$2.1m music centre, and the sound?s suss
By Julia Iles
Four-hundred thousand dollars is needed to amend design faults on the new $2.1 million Grafton TAFE music centre, according to a report by the NSW Auditor General.
"At June 2005 it (the music facility) was largely unused due to a number of design faults. Alternative accommodation has been rented at a cost of $13,000 since the start of the year so that TAFE could still run its music courses. TAFE expects to spend a further $400,000 rectifying the faults," the 2005 report to Parliament stated.
However, TAFE Grafton campus manager Wendy Bruszewski believes the problems are exaggerated and the figure to fix them will be considerably less.
"I can't believe it would cost that much," she said of the complex, which includes vocal, rehearsal, band and recording facilities.
"I can't confirm or deny a figure, but that ($400,000) is definitely overstated."
As for the costs to rent the current facilities which includes the old brewery site at North Street, Grafton, Ms Bruszewski said 'it is not an additional cost as that is where students have previously been housed'.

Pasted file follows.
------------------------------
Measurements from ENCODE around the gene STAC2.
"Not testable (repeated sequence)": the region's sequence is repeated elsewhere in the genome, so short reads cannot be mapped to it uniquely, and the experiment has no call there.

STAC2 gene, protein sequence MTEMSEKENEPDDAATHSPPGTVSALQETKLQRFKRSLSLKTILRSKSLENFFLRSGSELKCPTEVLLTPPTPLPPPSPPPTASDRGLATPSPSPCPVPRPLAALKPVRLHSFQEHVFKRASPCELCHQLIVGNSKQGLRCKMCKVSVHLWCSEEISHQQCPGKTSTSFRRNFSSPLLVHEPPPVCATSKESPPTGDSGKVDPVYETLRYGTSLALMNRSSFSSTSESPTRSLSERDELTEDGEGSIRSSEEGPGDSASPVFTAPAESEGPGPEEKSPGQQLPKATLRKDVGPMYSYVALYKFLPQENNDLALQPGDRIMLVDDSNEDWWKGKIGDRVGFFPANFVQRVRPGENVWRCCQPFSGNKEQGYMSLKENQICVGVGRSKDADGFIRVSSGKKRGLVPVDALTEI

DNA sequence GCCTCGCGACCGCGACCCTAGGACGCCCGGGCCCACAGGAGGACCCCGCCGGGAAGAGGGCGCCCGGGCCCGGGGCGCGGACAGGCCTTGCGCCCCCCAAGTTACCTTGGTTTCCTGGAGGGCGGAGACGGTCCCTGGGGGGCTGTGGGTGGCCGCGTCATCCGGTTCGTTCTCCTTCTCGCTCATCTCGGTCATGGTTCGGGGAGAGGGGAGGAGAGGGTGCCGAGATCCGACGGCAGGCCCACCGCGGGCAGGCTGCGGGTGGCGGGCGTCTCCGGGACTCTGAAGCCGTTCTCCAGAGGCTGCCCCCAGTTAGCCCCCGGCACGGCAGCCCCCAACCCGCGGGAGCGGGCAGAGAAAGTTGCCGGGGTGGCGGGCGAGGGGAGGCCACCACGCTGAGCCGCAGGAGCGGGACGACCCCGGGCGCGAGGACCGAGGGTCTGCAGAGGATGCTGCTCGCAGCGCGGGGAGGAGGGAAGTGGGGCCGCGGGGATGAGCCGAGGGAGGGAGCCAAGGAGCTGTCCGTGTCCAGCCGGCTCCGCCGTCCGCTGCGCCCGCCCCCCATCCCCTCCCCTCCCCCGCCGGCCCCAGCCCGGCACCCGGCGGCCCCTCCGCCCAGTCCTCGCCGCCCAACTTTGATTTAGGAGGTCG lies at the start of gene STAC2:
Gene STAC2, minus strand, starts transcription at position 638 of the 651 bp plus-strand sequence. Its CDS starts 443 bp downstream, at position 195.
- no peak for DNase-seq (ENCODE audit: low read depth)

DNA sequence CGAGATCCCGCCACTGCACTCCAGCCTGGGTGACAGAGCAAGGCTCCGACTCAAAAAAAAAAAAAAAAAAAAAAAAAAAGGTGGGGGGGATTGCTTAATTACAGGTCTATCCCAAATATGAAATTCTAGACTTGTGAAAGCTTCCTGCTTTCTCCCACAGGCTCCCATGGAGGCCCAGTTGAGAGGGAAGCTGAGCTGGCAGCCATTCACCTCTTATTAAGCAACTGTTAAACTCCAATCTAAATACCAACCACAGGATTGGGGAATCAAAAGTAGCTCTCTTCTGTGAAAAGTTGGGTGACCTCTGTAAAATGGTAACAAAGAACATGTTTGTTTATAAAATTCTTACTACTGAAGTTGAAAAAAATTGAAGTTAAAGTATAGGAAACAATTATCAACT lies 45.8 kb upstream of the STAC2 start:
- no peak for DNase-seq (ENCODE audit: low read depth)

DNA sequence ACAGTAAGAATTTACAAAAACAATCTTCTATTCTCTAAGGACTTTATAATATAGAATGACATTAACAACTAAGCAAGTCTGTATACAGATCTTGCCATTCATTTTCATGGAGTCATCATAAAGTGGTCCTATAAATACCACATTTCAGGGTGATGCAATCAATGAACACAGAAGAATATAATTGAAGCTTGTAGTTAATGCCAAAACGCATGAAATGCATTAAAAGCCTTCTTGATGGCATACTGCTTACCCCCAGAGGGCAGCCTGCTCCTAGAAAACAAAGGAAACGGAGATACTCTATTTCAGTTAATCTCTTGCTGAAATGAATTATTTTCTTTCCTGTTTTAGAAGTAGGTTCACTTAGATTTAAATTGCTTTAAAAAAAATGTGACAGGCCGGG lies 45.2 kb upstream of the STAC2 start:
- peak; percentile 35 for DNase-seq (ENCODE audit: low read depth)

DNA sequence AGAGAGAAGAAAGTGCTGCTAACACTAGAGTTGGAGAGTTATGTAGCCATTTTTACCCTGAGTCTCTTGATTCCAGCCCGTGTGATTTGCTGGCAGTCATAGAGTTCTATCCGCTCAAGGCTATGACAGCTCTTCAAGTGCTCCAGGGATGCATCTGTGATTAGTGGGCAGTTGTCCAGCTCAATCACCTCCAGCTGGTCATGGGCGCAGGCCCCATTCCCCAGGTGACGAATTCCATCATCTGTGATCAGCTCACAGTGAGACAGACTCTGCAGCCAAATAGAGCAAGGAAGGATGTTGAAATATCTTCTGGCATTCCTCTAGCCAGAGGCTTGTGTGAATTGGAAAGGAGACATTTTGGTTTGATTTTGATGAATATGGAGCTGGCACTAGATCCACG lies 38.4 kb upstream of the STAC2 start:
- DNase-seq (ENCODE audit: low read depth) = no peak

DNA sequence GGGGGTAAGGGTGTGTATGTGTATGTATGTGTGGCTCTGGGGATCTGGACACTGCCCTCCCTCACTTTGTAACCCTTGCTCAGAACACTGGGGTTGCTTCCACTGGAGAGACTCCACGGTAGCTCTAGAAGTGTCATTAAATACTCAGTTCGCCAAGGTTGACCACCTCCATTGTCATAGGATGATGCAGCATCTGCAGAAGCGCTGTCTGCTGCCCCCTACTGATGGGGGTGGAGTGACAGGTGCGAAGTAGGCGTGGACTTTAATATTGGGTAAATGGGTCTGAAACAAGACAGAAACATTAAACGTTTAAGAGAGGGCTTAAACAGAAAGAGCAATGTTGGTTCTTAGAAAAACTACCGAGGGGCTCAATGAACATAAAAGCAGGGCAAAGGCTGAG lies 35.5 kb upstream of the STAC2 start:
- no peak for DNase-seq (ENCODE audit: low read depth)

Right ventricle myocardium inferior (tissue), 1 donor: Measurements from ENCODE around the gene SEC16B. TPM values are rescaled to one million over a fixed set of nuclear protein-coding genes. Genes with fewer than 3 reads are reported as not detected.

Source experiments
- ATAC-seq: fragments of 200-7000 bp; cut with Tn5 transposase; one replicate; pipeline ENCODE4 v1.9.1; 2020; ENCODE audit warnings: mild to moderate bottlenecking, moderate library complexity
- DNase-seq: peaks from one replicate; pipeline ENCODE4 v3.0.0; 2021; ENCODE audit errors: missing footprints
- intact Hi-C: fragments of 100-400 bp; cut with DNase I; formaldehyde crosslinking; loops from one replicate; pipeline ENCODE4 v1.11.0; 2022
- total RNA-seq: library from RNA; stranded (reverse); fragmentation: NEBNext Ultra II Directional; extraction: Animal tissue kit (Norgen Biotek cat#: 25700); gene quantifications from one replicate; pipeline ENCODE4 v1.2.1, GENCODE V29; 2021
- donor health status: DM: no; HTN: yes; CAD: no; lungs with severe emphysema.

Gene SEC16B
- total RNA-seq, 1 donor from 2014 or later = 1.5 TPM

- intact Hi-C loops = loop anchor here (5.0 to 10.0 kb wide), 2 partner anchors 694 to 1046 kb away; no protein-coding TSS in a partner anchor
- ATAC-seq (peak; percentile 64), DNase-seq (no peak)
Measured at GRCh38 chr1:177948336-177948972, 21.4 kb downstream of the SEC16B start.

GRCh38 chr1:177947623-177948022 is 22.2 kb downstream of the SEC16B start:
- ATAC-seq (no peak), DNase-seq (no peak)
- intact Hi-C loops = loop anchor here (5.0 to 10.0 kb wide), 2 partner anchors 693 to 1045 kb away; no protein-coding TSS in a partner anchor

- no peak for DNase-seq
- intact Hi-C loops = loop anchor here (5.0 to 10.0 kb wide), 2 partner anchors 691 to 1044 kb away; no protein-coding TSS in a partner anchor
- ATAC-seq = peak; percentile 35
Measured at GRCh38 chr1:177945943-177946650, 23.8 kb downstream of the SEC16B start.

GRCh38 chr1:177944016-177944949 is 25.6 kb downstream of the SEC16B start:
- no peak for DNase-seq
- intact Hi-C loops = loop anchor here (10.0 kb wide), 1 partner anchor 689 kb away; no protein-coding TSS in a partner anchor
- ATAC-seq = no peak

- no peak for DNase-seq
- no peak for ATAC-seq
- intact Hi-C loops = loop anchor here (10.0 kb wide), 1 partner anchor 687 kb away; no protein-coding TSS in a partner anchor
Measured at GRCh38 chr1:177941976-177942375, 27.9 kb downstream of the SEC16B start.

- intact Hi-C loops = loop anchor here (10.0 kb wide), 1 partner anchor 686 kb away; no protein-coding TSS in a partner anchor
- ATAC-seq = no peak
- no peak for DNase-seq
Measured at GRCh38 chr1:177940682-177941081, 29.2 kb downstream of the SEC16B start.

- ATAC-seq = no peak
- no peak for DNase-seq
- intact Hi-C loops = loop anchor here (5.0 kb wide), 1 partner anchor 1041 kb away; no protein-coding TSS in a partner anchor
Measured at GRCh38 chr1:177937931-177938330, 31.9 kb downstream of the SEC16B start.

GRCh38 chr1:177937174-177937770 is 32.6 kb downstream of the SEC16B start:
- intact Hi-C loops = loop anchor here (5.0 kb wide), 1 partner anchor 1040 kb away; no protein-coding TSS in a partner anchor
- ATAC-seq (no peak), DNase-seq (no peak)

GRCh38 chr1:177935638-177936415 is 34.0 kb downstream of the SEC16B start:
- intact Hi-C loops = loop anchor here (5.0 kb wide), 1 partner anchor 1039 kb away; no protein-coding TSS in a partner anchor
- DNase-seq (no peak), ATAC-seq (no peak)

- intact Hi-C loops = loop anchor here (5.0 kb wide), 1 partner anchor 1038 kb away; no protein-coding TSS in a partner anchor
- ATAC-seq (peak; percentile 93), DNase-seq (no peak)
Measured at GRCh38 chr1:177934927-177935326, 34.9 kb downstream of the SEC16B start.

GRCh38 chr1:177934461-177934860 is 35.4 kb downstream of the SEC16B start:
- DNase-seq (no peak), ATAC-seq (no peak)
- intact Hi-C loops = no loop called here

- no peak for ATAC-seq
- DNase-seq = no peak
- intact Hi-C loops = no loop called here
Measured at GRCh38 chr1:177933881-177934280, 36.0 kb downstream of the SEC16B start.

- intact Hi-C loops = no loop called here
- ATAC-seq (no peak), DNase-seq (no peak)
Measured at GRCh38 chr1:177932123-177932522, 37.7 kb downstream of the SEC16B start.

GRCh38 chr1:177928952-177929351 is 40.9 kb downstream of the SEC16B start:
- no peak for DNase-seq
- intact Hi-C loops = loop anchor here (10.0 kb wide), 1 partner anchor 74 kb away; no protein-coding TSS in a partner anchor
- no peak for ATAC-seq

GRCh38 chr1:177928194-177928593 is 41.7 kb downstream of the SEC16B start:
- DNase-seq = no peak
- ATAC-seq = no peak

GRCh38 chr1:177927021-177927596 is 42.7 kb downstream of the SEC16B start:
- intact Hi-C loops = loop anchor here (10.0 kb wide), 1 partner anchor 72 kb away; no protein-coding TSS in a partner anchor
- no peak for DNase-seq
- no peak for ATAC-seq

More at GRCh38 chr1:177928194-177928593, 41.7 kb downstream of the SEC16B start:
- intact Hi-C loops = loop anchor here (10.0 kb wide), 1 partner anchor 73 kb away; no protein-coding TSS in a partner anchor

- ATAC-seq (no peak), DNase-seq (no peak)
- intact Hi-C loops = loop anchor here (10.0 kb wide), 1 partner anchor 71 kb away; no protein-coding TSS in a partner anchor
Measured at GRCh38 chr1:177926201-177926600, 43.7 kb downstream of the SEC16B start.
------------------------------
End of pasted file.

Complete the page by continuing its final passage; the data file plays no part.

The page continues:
The problem with the music centre stems from the sound quality when recording.
"What happened was they tested the acoustics and it worked, but it didn't convey the right sound that was needed to accommodate all the different types of music which they will be used for," Ms Bruszewski said.
"This is a first for NSW TAFE, there are no facilities like this in the region and it is a specialised industry and with the area of sound quality there are a lot of factors."
It is understood that the TAFE Commission told the Auditor General's office it was not responsible for the building's design faults and it would 'seek to recover rectification costs'.
"It's had problems, but it's only because they are going to the effort of making it perfect," TAFE Contemporary music student Mikel Johnson said.
"When this facility gets up and running it will be incredible with a full size analogue and digital system, it will enable people to make an album as good as anyone working in the studios of New York."
Spokesperson for the Department of Education and Training Mark Davis said: "One room has already been brought up to standard after it was found that some of the recently completed facilities lacked necessary audio qualities. The remaining rooms will be finished in the next few months."